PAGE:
The Razer Edge Pro is essentially a gaming PC crammed into tablet form; powerful enough to play recent titles such as Bioshock Infinite and Dishonored, and versatile enough for touchscreen classics like Angry Birds and Jetpack Joyride.
However, achieving such feats hasn’t been easy – the Edge Pro comes to nearly 2kg with the game controller, and provides a little over an hour of high-end gameplay on the standard battery. So is it a weighty, powerful treat, or a great idea that’s too cumbersome in real life? Let’s see…
The Razer Edge Pro packs an Intel Core i7 processor, 8GB RAM and an Nvidia GT 640M graphics processor, making it a powerful PC under the hood. Games look gorgeous on the 1,366 x 768 pixel screen, but you need to use low-to-mid graphical settings on recent games such as Metro: Last Light to achieve 60 frames per second.
The Razer Edge Pro launches with a host of accessories, such as the official gamepad at $250, the keyboard at $200, and the dock at $100. The gamepad setup may be the one Razer is pushing, but in reality, it’s the one we liked the least. The gamepad takes the overall weight of the device to nearly 2kg, and in a design that completely opposes most standard controllers – the right control stick is awkwardly placed above the action buttons for heaven’s sake.
The dock is the cheapest and best accessory for the Edge Pro. It will bear the weight of the device as long as you have a flat surface, and it offers a host of useful connections. There are multiple USB ports, so you can plug in standard Xbox 360 controllers, in addition to a HDMI port, so you can connect it to a TV.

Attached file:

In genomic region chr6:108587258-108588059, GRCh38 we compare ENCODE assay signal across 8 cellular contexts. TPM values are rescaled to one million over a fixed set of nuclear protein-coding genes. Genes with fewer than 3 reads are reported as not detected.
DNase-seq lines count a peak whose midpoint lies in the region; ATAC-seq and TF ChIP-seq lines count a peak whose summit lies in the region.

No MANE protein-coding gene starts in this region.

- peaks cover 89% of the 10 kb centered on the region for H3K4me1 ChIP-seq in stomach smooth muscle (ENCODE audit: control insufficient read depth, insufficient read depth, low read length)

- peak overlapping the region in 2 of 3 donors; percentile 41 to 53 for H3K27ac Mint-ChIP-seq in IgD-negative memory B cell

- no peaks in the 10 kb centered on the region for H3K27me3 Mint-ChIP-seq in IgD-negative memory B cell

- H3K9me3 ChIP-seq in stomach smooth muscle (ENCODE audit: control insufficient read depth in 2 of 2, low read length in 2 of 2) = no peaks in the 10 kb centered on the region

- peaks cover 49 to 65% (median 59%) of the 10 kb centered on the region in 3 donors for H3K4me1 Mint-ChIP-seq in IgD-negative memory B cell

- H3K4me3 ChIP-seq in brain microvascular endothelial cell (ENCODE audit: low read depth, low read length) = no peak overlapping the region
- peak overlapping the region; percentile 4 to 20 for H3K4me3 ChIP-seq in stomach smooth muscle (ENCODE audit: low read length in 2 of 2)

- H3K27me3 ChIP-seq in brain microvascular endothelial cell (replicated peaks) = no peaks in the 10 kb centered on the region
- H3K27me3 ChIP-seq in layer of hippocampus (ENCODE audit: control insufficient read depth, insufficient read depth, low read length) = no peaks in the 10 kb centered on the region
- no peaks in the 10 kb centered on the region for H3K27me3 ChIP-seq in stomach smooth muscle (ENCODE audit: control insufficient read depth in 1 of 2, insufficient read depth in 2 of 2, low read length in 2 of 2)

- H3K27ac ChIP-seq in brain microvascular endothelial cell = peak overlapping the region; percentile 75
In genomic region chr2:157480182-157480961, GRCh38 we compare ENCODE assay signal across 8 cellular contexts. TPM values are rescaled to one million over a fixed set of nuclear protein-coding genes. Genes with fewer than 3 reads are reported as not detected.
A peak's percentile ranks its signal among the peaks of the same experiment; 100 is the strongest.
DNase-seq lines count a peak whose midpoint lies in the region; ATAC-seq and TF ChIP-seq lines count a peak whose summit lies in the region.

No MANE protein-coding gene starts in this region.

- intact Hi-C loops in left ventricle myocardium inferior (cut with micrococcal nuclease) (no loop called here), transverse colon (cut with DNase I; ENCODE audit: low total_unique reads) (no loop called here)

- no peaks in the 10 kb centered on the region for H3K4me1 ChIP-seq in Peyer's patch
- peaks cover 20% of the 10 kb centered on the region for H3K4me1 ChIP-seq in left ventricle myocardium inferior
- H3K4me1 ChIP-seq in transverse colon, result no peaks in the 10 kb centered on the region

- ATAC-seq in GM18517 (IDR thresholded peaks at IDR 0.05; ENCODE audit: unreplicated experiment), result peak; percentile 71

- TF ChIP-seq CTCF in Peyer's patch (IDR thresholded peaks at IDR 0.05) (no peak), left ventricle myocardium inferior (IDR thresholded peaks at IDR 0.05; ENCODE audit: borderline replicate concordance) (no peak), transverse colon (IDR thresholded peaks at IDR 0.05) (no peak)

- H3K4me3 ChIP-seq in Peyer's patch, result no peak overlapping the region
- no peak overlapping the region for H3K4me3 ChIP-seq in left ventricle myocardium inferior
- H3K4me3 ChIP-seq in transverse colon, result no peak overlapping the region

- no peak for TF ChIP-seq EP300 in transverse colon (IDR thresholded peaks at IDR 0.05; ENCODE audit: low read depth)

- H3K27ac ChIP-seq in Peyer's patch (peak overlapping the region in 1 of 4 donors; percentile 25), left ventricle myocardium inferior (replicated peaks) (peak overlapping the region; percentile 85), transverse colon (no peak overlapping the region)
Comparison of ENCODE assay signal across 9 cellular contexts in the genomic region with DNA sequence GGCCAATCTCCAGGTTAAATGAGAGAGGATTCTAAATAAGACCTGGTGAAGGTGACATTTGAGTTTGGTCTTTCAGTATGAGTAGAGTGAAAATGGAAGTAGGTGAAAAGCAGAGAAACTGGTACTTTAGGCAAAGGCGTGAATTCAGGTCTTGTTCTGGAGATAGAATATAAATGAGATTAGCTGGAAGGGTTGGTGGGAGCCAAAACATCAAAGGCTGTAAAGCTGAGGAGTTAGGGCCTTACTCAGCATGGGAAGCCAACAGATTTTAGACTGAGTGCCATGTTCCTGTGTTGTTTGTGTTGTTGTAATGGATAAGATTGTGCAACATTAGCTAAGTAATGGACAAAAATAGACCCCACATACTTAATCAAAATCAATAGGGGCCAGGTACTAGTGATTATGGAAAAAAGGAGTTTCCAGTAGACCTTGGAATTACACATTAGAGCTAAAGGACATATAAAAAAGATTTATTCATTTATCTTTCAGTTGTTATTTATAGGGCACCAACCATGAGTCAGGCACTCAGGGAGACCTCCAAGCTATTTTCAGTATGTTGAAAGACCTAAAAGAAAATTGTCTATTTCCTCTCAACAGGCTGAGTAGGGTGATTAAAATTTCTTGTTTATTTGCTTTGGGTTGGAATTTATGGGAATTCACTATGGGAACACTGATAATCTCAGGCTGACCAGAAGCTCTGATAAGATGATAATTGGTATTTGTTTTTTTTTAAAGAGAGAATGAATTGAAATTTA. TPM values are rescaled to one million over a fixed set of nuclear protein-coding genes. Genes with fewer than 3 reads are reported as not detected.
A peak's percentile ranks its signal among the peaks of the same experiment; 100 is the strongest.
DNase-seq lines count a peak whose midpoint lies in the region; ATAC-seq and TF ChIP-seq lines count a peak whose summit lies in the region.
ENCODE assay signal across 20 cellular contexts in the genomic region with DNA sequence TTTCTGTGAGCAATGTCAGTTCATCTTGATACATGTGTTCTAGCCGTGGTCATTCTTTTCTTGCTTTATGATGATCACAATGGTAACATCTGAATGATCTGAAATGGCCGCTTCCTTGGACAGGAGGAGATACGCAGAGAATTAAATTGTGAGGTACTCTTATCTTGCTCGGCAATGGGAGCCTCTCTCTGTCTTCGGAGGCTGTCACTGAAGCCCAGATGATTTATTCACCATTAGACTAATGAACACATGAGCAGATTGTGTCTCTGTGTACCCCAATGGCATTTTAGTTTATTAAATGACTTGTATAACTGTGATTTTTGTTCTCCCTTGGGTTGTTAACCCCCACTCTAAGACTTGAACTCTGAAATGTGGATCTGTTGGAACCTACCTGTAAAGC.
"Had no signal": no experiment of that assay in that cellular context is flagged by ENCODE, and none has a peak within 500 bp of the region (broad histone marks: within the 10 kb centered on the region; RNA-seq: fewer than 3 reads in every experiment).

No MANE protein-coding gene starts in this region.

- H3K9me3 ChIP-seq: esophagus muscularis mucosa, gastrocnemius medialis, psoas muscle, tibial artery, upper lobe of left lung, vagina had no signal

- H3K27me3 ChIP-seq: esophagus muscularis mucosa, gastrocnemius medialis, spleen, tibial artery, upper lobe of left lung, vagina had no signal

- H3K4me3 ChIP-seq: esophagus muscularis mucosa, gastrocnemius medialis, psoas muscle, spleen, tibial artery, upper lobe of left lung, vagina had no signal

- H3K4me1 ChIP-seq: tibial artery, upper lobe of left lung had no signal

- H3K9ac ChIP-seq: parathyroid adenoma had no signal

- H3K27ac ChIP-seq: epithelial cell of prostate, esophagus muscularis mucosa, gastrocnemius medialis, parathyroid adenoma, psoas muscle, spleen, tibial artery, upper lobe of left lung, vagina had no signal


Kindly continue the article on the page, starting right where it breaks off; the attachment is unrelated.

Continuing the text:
Thanks to Steam’s Big Picture mode, you can effectively turn the Edge Pro into a games console wherever you have a display, such as your living room or a hotel room. But don’t even bother pumping the resolution up to 1080p on the latest Steam releases – it just ain’t that powerful. Stick to 720p and the low-to-mid settings, though, and you’ve still got current-gen console-baiting graphics from a device that can be undocked and taken on the train whenever you feel like getting out of the house.
The polygon-pushing demands of games such as Bioshock Infinite seriously tax the Edge Pro, so you’ll only get just over an hour of game time using the built-in battery. If you buy the gamepad, there’s an expansion slot for a separate battery, which doubles the life of the device, but that costs another $70. Better make sure you pack that charger.
The other major drawback to the Edge Pro is its weight. Even on its own it’s nearly 1kg, or 50 per cent heavier than the standard full-size iPad. That weight doubles to nearly 2kg when using the gamepad, which seriously takes its toll on the arms. You’ll end up needing to rest the device on your legs as a result, which isn’t particularly comfortable.
If you’re a serious gamer, Call of Duty certainly beats Candy Crush Saga, and there’s nothing quite like being able to play the latest PC titles on-the-go. However, the Razer Edge Pro has too many drawbacks, such as weight and battery life, to make it really worth a purchase over a similarly-specced gaming laptop.
Razer Edge Pro
The Razer Edge Pro is a versatile gaming machine, but one that has serious drawbacks when you take it out and about